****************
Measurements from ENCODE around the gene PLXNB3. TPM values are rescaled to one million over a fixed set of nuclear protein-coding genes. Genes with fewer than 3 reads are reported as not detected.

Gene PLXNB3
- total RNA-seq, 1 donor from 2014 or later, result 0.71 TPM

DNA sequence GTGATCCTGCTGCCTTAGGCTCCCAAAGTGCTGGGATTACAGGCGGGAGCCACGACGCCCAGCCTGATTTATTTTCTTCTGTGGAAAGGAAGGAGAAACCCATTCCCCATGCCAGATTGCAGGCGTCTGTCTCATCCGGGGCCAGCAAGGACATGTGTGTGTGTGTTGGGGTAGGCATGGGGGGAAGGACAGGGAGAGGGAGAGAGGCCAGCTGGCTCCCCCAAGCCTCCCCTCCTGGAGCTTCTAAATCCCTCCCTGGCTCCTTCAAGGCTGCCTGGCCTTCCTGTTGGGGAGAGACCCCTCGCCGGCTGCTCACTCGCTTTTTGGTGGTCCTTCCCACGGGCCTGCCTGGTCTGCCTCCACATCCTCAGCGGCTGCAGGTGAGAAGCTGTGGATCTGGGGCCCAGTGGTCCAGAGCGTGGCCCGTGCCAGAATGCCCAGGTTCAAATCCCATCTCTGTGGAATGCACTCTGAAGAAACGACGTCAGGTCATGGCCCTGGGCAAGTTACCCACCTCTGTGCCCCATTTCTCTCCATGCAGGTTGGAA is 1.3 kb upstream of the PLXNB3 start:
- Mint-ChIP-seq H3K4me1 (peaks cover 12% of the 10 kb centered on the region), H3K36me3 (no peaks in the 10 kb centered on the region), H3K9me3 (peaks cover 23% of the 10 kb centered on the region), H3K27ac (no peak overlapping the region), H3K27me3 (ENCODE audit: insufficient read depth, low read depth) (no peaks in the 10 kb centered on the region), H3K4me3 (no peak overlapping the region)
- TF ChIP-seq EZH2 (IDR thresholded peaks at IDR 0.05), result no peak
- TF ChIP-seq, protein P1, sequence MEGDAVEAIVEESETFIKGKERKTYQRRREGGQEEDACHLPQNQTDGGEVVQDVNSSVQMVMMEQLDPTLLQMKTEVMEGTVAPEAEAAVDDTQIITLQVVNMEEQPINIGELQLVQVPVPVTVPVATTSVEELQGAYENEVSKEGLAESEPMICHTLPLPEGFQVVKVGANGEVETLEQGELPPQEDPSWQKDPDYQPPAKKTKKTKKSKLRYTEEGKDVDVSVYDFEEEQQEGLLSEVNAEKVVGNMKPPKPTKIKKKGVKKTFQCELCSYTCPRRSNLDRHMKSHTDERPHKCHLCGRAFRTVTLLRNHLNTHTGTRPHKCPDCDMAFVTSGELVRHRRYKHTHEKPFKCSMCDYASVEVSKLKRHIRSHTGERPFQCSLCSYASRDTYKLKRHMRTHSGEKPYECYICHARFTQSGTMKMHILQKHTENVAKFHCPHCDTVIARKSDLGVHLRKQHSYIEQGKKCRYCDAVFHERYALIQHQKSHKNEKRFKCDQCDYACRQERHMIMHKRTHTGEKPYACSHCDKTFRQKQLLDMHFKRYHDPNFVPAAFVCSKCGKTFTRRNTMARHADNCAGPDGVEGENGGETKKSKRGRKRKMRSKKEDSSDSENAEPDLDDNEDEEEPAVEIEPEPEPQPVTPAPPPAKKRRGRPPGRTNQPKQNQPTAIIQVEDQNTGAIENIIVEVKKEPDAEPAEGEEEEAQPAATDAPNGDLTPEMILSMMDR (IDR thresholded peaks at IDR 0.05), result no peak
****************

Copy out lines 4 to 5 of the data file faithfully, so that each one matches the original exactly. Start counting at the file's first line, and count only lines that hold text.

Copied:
DNA sequence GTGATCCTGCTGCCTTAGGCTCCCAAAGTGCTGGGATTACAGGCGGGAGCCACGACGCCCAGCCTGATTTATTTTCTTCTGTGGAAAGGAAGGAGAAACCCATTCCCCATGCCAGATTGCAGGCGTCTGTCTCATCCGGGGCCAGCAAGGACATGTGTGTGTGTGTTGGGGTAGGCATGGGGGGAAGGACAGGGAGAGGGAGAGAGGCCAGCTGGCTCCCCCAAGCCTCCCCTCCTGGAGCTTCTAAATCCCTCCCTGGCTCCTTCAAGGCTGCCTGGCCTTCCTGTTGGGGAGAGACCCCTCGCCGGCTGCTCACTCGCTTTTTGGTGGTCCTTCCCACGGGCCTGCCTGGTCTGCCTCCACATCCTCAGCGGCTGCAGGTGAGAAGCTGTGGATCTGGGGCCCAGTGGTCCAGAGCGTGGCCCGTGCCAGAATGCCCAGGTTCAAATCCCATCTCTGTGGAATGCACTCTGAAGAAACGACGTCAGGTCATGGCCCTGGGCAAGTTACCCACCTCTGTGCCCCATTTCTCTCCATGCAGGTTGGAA is 1.3 kb upstream of the PLXNB3 start:
- Mint-ChIP-seq H3K4me1 (peaks cover 12% of the 10 kb centered on the region), H3K36me3 (no peaks in the 10 kb centered on the region), H3K9me3 (peaks cover 23% of the 10 kb centered on the region), H3K27ac (no peak overlapping the region), H3K27me3 (ENCODE audit: insufficient read depth, low read depth) (no peaks in the 10 kb centered on the region), H3K4me3 (no peak overlapping the region)